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Fox Club Received Eviction Notice From Landlord Over Noise Complaints, Zoning Code Violations

Amid renovations to their clubhouse on John F. Kennedy St., the Fox temorarily relocated to a rented property at 6 Francis Ave.
Amid renovations to their clubhouse on John F. Kennedy St., the Fox temorarily relocated to a rented property at 6 Francis Ave. By Emily L. Ding
By Avani B. Rai, Crimson Staff Writer

The Fox Club, a Harvard final club, moved out of a temporary home in a Cambridge residential neighborhood after the owner of the property served the organization with an eviction notice following warnings from the city that their use of the space violated local ordinances.

The eviction notice, served on behalf of homeowner Emma C. Wolbach on April 24, cited several breaches of the Fox’s lease agreement and followed the assessment of fines to Wolbach for repeated violations of zoning regulations.

Alan D. Rose, a lawyer for the Fox, wrote in a Friday statement that the club “voluntarily moved out” of the residence “prior to the expiration of its lease” on May 31.

It was unclear whether the eviction was executed, or whether Wolbach, a 77-year-old Florida resident, came to a separate agreement with the club to vacate the property at 6 Francis Ave.

The eviction notice sent to the Fox stated that the club had committed “numerous municipal violations” and used “the premises in unlawful, improper, noisy and offensive ways.” Wolbach asked the Fox to vacate the premises on or before May 25.

Wolbach’s lawyer declined to comment, citing pending matters before the city.

The Fox moved into the residence in January while its clubhouse on 44 John F. Kennedy St. underwent renovations. Rose declined to comment on the current state of the renovations.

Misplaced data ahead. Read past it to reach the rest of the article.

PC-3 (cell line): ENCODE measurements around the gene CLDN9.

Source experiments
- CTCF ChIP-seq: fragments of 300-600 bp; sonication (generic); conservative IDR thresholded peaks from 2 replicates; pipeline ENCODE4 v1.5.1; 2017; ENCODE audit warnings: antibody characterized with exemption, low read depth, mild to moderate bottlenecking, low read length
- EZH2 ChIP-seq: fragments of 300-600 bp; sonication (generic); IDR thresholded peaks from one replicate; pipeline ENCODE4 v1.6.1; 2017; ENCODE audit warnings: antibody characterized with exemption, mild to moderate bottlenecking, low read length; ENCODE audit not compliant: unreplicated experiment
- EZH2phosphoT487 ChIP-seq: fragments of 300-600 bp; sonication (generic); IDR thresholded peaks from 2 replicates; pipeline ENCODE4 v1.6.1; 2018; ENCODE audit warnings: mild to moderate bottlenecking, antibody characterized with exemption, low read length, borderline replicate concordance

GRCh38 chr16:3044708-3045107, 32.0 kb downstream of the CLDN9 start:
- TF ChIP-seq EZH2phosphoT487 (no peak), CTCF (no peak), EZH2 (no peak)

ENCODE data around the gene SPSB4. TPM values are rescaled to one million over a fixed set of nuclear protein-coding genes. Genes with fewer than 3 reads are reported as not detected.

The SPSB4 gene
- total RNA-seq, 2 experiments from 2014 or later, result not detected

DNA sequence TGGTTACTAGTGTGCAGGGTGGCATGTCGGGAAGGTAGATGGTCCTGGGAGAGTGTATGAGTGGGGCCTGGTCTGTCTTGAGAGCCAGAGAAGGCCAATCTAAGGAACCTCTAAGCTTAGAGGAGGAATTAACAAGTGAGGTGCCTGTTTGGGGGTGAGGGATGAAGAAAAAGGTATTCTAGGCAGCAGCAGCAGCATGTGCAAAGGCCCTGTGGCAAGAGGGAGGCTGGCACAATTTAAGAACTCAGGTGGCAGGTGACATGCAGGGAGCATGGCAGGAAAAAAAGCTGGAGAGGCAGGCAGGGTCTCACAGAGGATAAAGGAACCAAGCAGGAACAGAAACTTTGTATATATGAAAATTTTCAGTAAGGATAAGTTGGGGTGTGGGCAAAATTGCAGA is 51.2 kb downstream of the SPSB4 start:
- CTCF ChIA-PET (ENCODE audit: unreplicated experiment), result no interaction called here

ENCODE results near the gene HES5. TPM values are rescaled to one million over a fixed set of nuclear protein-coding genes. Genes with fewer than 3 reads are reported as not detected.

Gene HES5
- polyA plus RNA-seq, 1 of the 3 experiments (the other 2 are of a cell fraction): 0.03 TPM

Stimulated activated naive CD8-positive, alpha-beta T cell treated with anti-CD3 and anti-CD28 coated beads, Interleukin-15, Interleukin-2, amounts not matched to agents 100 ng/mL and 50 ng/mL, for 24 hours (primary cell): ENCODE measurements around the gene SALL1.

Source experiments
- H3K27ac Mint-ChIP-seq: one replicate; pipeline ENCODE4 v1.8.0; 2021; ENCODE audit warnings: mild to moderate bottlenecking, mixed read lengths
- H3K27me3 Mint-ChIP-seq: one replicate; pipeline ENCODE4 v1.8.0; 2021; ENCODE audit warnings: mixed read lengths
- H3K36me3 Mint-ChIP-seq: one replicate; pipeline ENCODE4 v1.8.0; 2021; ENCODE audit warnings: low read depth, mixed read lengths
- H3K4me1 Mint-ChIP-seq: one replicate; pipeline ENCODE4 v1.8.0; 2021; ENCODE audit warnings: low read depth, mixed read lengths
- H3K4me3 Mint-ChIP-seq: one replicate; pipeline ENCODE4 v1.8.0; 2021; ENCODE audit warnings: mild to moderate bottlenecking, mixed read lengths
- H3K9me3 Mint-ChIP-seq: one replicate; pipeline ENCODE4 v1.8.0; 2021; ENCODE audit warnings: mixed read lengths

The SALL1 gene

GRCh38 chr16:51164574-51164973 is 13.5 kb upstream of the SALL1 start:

The club’s move follows months of disputes between the Fox and the city of Cambridge, brought on by local resident complaints that the club caused noise disturbances until 1:30 a.m. and served alcohol to minors at the residence.

In response to the complaints, the city’s Building Commissioner, Peter McLaughlin, issued cease and desist orders to both Wolbach and Fox Club steward Kevin J. Wallace ’73, demanding that the club leave the neighborhood “immediately” for violating Cambridge zoning codes.

The rented home is located in a Residence A-2 zoning district which forbids the use of the property as a “club, lodge or other fraternal or sororal meeting facility.”

In letters mailed on March 25 and 26 to Wolbach and the Fox respectively, McLaughlin warned that failure to comply with the order could have further repercussions “including court action and/or fines up to $300 per day.” Between April 11 and April 24, the city issued two “Violation Notices” including assessments of fines for the continued violations to Wolbach.

Both Wolbach and the Fox are set to separately appeal their violations during a Board of Zoning Appeal meeting on June 20.

In an appeal letter, Wolbach’s attorney Bailey Buchanan asked the city to reverse any assessment of fines, writing that the Fox “explicitly agreed” to a lease that prohibited any use of the property that was “unlawful, improper, noisy,” or in violation of local ordinances.

Wolbach “cannot be held liable for the tenant’s use of the premises,” Buchanan wrote in the April 24 letter. She added that “Ms. Wolbach is taking all reasonable steps to stop the alleged violations and evict the tenant.”

Cambridge City Councilor Patty M. Nolan ’80 said while the city could ask the Fox to vacate the residence, she believed it could only place fines against the owner of the property.

“I don’t know if we can assess fines against the lessee as opposed to the lessor,” Nolan said. “It’s probably something I will find out and somebody will find out.”

In a letter of appeal on behalf of the Fox, attorney Sarah L. Rhatigan asked the BZA not to issue fines to give the club “time to relocate to an alternative site.” Rhatigan did not address the alleged violation of the zoning code in the letter.

“It’s exceedingly clear to me, at least from everything I’ve seen, there is no basis for appeal,” Nolan said. “It’s clearly operating as a social club.”

She added that she continued to receive complaints from residents of disturbances and parties held at the house after the initial cease and desist letters were sent.

“If we have someone who is in violation there should be repercussions,” Nolan said.

“I really wish that this had been settled before, long before, so that the neighbors could get back to their lives, and the city can get back to their lives,” she added.

—Staff writer Avani B. Rai can be reached at Follow her on X @avaniiiirai.

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